Yes, the Siskiyou Humane Society animal shelter is still open, despite employee shortage
When people drive by Siskiyou Humane Society on N. Mt. Shasta Boulevard, the gate is often closed, leading people to suspect the animal shelter may no longer be open. But that's not the case, said shelter manager Kim Latos.
To answer some of the questions people have been wondering about, the newspaper talked with Kim Latos, the SHS Shelter Manager.
Q: Is the shelter open?
Yes! The animal shelter has remained in operation throughout the pandemic though we had to change the way we operate as we follow standard precautions. We still intake animals, adopt out animals, transport animals for adoption, provide public assistance for pets and their owners, assist with lost and found pets throughout the community, assist law enforcement, deploy to local wildfires and so much more. We continue to work closely with other animal welfare organizations in Siskiyou and surrounding counties. We welcome the public, but are currently open by appointment only to maintain the safety of everyone.
Q: Why are the gates always closed when I go by?
A: Both the health effects of COVID-19 and the measures to contain the pandemic created challenges for the economy, employment, human social activities and operations of many businesses. We had to change the way we operate for multiple reasons. At the onset of the pandemic, animal intakes and potential adopters briefly slowed down, reducing the hours and number of staff needed. We also lost several employees to the surge of unemployment benefits. Now that animal intakes are up, we are faced by the same difficulties as many other local business owners--not enough employees. Keeping the gates closed and visits scheduled by appointment allows us to maintain animal care and provide essential services to the people and their pets in Siskiyou County.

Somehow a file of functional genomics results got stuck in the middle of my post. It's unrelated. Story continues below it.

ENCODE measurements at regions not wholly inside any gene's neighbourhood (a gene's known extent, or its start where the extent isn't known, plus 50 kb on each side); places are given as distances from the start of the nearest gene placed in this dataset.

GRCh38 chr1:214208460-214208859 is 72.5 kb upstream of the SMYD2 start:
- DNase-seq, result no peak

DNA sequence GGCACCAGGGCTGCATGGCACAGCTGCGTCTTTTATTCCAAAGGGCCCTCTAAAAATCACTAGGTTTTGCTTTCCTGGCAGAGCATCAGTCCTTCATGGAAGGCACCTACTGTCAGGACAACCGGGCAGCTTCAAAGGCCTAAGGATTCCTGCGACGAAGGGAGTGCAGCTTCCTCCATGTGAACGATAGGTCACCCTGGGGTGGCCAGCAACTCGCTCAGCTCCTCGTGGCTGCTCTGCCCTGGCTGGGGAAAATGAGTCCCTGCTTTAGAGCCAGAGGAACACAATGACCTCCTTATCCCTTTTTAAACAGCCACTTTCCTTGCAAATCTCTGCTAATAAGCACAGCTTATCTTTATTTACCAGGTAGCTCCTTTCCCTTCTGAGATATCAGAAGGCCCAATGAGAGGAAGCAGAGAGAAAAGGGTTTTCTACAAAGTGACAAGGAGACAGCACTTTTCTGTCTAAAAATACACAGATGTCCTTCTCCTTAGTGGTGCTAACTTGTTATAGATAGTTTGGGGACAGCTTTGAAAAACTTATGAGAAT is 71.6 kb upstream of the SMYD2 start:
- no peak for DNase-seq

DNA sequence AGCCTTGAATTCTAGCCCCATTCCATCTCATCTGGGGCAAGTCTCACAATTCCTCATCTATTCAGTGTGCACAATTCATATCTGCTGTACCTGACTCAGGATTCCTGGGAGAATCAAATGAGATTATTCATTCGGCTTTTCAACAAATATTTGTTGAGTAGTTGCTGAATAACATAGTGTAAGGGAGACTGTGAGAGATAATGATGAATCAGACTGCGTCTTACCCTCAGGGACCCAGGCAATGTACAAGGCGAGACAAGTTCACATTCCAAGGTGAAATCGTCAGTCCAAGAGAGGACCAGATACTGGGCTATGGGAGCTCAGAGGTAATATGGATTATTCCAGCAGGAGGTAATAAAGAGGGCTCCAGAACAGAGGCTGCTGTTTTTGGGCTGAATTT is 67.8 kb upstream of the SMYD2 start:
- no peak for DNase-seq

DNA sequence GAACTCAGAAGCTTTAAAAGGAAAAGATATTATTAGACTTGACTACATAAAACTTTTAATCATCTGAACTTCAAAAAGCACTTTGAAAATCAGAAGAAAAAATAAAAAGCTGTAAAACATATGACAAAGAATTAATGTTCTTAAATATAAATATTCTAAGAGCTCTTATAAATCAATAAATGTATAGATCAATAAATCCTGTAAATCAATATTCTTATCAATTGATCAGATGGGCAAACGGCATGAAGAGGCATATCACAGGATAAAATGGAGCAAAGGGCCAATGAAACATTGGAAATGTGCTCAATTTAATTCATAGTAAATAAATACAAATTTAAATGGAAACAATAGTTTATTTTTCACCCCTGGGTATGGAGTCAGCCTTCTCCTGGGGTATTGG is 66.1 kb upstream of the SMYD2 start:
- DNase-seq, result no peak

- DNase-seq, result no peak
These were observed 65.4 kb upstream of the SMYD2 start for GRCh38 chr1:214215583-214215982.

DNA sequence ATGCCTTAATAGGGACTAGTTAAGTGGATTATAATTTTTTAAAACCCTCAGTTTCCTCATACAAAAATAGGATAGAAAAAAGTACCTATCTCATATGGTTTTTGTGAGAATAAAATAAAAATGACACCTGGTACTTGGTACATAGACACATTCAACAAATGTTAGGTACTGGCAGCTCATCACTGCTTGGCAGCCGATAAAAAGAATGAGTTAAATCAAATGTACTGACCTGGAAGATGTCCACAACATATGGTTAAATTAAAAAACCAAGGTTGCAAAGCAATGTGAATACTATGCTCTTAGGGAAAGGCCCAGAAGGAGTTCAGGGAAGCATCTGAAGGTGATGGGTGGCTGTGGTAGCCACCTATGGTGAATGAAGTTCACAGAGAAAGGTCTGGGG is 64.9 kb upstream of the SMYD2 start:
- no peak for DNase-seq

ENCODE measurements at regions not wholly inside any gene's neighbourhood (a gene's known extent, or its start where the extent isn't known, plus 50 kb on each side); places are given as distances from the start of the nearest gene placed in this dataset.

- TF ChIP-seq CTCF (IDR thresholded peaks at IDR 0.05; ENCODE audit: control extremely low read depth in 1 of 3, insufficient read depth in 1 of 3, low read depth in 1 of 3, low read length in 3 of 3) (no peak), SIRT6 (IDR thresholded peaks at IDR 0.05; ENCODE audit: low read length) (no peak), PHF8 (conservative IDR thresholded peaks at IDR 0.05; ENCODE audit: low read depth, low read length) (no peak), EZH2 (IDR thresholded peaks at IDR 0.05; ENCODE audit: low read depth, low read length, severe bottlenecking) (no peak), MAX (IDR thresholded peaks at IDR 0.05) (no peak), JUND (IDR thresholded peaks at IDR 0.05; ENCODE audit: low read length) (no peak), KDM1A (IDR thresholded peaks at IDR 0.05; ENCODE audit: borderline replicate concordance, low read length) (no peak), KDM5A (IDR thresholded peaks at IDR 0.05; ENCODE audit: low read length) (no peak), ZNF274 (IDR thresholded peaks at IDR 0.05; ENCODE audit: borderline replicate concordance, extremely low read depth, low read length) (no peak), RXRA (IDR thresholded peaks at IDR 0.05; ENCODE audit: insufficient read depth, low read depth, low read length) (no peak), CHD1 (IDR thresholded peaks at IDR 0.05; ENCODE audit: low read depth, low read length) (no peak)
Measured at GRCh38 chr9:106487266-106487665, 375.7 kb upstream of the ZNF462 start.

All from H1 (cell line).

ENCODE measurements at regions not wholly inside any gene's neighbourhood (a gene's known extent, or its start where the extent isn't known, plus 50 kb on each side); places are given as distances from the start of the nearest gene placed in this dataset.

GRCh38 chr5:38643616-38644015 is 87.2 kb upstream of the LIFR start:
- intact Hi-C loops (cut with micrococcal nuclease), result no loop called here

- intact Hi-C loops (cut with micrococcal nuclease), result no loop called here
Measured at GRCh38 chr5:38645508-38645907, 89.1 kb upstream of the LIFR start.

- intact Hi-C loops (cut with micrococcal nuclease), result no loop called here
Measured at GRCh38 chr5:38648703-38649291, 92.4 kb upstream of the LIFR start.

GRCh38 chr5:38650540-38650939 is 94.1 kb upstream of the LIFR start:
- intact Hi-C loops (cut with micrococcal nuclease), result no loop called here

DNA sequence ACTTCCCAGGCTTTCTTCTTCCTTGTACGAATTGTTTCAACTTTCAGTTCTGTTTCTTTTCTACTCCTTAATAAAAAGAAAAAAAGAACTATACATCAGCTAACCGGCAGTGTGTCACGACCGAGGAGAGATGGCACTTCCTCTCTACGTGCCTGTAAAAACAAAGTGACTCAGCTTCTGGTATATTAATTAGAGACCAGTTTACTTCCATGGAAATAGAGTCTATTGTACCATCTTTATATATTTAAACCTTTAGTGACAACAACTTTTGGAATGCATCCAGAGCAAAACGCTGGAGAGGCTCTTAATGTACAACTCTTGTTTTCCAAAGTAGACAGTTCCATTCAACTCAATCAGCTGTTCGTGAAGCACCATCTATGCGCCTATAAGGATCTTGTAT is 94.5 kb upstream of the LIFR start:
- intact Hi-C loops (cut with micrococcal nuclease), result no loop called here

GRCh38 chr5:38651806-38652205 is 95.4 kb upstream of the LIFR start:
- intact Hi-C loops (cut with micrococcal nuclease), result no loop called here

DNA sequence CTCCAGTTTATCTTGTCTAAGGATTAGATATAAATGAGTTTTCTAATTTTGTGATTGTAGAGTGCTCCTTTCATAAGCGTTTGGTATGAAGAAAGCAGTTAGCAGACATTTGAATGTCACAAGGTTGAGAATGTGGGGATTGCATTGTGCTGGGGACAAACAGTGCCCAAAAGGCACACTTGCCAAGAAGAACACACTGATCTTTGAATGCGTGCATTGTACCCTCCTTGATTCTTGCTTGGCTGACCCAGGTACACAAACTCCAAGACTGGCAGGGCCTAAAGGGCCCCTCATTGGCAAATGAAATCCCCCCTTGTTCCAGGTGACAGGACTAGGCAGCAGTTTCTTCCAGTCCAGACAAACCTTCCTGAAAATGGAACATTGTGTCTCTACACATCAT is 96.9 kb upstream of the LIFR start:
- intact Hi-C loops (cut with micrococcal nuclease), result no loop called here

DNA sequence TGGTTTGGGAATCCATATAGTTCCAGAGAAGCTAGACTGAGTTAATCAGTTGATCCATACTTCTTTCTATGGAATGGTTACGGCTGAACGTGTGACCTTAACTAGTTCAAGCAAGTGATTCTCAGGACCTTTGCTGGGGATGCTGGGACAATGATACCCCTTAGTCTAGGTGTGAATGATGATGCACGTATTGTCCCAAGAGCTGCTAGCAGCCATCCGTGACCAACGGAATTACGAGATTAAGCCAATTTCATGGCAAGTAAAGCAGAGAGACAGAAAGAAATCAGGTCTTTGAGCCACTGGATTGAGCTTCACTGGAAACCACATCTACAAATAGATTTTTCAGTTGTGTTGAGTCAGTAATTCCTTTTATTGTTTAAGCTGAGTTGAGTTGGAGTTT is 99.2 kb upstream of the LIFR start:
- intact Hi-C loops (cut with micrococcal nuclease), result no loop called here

Unlike most businesses, when there is a shortage of staff,,we cannot turn the lights off, lock the doors and walk away for days at a time. We always have animals to care for. We have a handful of employees that are taking on responsibilities and duties of unfilled positions. Currently, animal care is our top priority.
Until we have obtained enough qualified trained staff to offer professional services on a walk-in basis, the shelter will be open by appointment only.
Q: Why do I always get the voicemail when I call?
We apologize for this temporary inconvenience. One of our current needs is for a new receptionist whose duties include answering calls.
We have been advertising this available position which requires some previous work experience, excellent customer service, and ability to work in a fast paced emotional environment. We also have positions open for part time animal care technicians.
If you are interested, please visit our Facebook page Siskiyou Humane Society Adoption Center and our website at siskiyouhumane.org/careers for more information and to complete an application. You can also call and leave a message.